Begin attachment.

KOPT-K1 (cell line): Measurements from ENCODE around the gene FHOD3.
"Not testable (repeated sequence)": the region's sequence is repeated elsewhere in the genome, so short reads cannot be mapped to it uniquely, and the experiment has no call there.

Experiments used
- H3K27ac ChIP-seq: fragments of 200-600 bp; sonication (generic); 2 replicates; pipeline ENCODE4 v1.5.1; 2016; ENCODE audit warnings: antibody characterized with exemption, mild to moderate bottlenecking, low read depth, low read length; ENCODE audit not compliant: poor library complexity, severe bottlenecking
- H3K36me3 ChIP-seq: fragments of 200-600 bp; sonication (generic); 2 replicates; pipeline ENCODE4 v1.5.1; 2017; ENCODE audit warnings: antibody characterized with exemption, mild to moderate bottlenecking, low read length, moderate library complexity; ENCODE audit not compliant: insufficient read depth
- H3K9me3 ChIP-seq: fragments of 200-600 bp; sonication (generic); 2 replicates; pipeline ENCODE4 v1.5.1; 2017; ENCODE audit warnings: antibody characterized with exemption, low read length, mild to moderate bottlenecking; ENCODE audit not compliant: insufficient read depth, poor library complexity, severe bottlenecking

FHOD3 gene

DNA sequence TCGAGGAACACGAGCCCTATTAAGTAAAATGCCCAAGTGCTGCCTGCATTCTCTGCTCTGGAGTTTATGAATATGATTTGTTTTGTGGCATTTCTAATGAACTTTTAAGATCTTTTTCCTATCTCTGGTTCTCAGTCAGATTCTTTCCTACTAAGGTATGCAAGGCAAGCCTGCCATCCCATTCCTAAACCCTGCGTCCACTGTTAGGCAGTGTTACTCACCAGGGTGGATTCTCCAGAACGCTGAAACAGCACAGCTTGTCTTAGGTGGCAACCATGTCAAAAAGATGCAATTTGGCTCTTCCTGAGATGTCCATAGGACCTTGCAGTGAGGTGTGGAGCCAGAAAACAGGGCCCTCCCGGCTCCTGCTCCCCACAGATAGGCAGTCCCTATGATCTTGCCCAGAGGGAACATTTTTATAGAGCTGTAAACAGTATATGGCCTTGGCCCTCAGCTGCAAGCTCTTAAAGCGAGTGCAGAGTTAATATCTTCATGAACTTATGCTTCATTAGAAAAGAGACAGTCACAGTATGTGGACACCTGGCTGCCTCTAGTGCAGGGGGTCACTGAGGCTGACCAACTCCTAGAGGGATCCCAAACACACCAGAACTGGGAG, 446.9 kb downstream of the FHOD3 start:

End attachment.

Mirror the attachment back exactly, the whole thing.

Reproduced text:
KOPT-K1 (cell line): Measurements from ENCODE around the gene FHOD3.
"Not testable (repeated sequence)": the region's sequence is repeated elsewhere in the genome, so short reads cannot be mapped to it uniquely, and the experiment has no call there.

Experiments used
- H3K27ac ChIP-seq: fragments of 200-600 bp; sonication (generic); 2 replicates; pipeline ENCODE4 v1.5.1; 2016; ENCODE audit warnings: antibody characterized with exemption, mild to moderate bottlenecking, low read depth, low read length; ENCODE audit not compliant: poor library complexity, severe bottlenecking
- H3K36me3 ChIP-seq: fragments of 200-600 bp; sonication (generic); 2 replicates; pipeline ENCODE4 v1.5.1; 2017; ENCODE audit warnings: antibody characterized with exemption, mild to moderate bottlenecking, low read length, moderate library complexity; ENCODE audit not compliant: insufficient read depth
- H3K9me3 ChIP-seq: fragments of 200-600 bp; sonication (generic); 2 replicates; pipeline ENCODE4 v1.5.1; 2017; ENCODE audit warnings: antibody characterized with exemption, low read length, mild to moderate bottlenecking; ENCODE audit not compliant: insufficient read depth, poor library complexity, severe bottlenecking

FHOD3 gene

DNA sequence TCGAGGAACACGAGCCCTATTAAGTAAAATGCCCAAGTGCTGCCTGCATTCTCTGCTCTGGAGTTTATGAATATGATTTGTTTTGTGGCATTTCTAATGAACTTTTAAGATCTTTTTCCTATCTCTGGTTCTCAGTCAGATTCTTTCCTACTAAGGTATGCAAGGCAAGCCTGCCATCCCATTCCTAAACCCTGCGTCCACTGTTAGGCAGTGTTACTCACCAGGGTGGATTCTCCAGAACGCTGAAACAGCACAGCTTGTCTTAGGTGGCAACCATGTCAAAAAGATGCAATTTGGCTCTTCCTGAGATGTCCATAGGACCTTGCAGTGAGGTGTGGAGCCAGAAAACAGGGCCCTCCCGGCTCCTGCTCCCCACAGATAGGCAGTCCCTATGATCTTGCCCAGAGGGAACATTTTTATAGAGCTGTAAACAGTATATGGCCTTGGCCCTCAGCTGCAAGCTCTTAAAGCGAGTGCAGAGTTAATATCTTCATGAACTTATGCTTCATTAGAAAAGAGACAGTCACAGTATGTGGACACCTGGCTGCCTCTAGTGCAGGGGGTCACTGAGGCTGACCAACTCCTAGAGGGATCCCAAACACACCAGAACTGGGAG, 446.9 kb downstream of the FHOD3 start: